The Loan Market Association (LMA) has made several announcements recently:
Real Estate Finance (REF)
A recommended form of intercreditor agreement for REF transactions has been issued, together with a users guide. The agreement, which is for use in connection with the LMA’s facility agreement for multi-property investment transactions, is primarily for use in a transaction where senior and mezzanine creditors are providing finance to the same borrower or borrower group.
The agreement assumes a corporate, loan and guarantee, security and subordination structure. As with all LMA documents, the agreement is intended to act as a starting point for drafting the legal documentation for relevant REF transactions, and will need to be tailored to particular circumstances.
The USA has introduced the Foreign Account Tax Compliance Act (FATCA) to combat the use of offshore accounts by US taxpayers to evade US tax, as discussed in a previous blog post, FATCA applies to foreign financial institutions (FFIs), which are very widely defined and cover not only banks and insurance companies, but also trust companies, pension plans, private equity funds and family investment vehicles. The obligations under FATCA, including that of disclosing information to the US tax authorities, apply to all financial accounts maintained by an FFI for US persons. However, FATCA does not impose a direct legal obligation on FFIs to disclose information – instead, payments of US source income will be subject to a 30% withholding tax unless the relevant FFI complies with FATCA.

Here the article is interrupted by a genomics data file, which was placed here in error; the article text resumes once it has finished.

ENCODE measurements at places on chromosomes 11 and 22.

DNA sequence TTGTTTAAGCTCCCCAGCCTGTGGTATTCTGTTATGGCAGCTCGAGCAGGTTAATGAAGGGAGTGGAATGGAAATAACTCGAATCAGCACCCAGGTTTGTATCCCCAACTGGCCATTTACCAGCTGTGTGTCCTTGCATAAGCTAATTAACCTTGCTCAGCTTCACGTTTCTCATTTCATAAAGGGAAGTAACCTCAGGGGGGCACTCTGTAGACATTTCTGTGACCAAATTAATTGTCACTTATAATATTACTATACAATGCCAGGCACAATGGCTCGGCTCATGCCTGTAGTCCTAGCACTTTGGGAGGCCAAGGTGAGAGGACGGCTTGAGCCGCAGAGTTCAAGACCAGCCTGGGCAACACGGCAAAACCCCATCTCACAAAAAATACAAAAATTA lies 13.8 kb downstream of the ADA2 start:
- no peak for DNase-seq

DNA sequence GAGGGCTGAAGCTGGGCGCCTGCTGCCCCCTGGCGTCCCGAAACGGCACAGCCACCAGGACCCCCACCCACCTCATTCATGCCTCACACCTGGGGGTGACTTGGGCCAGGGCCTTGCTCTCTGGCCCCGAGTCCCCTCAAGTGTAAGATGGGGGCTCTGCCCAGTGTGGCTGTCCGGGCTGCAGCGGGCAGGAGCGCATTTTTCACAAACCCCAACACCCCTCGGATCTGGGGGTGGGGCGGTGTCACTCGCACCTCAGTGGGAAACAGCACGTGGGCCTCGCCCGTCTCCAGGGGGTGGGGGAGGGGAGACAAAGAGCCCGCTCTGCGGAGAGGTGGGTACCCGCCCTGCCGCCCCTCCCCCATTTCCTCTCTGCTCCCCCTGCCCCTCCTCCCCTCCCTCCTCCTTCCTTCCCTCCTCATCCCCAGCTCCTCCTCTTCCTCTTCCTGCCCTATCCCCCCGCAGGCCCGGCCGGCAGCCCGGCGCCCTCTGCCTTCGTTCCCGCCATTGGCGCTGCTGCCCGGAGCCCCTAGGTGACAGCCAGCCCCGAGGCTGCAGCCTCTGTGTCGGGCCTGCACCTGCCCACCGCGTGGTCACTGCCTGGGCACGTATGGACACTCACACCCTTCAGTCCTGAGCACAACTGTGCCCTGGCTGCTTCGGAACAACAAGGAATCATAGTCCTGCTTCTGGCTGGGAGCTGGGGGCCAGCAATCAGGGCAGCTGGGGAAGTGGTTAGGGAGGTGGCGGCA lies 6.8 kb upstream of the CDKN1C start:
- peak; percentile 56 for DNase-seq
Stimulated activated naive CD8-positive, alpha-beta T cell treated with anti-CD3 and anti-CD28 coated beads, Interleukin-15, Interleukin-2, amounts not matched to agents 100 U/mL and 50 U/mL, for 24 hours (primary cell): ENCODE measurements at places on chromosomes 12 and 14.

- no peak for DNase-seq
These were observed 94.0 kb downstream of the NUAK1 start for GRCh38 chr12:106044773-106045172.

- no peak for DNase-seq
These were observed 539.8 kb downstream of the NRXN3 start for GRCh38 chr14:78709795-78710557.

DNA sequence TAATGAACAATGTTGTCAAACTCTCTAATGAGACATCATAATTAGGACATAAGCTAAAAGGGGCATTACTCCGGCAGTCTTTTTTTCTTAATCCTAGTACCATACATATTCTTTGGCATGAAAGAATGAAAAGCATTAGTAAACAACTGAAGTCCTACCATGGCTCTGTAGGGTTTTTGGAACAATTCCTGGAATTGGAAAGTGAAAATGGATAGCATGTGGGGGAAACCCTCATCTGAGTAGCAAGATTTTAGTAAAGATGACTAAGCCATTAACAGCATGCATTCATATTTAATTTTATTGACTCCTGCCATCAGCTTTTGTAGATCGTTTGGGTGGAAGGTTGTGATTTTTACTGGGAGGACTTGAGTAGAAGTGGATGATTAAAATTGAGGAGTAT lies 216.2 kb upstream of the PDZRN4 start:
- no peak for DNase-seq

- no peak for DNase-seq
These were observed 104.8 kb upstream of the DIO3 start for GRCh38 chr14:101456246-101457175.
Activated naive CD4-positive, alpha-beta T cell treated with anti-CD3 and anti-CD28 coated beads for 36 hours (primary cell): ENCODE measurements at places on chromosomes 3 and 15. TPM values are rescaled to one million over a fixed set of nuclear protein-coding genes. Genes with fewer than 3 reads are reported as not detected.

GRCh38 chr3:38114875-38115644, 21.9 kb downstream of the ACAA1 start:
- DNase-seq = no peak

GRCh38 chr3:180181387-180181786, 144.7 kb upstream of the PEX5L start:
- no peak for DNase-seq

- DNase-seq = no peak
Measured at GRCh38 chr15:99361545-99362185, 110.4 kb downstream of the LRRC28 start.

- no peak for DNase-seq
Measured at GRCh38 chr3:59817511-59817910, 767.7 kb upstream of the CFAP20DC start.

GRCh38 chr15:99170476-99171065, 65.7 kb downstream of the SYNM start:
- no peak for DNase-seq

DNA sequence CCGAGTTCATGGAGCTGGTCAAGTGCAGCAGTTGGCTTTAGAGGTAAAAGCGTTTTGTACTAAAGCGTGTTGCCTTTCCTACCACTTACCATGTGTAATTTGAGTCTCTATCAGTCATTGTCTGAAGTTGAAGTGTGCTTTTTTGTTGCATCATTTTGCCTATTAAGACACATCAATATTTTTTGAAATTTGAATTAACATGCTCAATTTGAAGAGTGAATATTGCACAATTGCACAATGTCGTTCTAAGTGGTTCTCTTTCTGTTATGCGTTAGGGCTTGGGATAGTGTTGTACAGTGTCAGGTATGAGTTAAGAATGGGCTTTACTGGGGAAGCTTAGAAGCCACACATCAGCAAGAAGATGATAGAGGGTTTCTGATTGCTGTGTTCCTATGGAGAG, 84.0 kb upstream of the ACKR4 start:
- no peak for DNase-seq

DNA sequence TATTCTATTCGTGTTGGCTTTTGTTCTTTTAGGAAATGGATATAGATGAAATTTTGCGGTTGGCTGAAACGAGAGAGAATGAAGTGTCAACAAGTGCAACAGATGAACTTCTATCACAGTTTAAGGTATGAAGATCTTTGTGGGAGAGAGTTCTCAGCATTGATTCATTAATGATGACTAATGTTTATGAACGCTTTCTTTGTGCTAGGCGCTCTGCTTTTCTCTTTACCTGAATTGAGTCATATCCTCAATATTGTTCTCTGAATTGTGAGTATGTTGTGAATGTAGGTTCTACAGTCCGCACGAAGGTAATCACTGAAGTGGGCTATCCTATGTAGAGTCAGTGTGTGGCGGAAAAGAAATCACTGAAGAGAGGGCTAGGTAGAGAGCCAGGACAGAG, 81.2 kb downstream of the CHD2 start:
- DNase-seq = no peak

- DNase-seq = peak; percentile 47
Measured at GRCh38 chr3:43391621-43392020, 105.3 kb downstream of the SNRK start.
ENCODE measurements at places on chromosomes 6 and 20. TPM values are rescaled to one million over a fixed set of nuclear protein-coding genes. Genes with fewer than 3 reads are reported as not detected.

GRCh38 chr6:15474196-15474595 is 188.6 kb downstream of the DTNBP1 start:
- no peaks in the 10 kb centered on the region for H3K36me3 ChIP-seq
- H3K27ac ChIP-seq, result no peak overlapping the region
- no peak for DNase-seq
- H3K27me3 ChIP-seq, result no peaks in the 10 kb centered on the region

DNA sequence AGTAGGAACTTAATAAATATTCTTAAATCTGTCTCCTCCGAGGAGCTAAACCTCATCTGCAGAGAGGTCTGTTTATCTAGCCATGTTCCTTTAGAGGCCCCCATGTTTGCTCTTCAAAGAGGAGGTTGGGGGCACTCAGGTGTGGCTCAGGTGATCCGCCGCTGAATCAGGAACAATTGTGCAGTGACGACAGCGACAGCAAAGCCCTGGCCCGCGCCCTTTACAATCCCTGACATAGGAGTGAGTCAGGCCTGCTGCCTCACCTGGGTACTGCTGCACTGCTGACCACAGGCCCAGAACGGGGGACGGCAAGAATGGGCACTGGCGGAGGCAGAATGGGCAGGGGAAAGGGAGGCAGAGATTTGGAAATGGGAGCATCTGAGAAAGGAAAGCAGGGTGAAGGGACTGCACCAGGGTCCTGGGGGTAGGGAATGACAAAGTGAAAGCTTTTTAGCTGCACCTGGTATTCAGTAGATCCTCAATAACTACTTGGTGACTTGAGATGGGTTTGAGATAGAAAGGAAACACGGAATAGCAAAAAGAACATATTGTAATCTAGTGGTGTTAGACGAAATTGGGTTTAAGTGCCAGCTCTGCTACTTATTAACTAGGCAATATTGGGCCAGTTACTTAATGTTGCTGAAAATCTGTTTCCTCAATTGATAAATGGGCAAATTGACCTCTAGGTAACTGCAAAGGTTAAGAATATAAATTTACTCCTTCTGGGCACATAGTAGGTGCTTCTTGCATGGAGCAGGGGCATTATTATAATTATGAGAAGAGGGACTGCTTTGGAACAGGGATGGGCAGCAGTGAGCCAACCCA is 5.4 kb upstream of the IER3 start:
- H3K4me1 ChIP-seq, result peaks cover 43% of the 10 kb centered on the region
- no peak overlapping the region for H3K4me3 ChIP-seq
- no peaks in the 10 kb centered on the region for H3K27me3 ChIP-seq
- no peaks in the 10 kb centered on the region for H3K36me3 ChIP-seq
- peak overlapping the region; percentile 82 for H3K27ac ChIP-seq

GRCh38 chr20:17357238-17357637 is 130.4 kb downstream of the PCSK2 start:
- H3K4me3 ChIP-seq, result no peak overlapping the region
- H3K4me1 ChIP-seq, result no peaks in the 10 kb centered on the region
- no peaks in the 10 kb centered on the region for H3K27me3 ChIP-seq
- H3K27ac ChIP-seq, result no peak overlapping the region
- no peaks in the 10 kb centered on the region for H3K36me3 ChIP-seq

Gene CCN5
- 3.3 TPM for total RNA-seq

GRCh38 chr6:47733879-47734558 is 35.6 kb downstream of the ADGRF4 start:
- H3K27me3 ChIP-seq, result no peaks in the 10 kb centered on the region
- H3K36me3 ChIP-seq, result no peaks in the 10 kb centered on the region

FATCA applies to payments of interest and certain other payments from US sources made on or after 1 July 2014. The LMA originally published FATCA guidance in 2012, but has recently issued suggested clauses for inclusion in loan documents for investment grade, leveraged and REF transactions. The general thrust of the clauses is that all parties are entitled to withhold tax when required to do so by FATCA and do not need to gross-up payments.
Possible lender issues
Any lender which is not FATCA-compliant risks receiving interest net of FATCA withholding. Any such withholding would only apply where a borrower is resident for tax purposes in the USA or makes a payment from US sources – even if these conditions do not apply at the outset of a relationship, it may become market practice to take representations from borrowers that are not likely to be US borrowers that they are indeed non-US borrowers.
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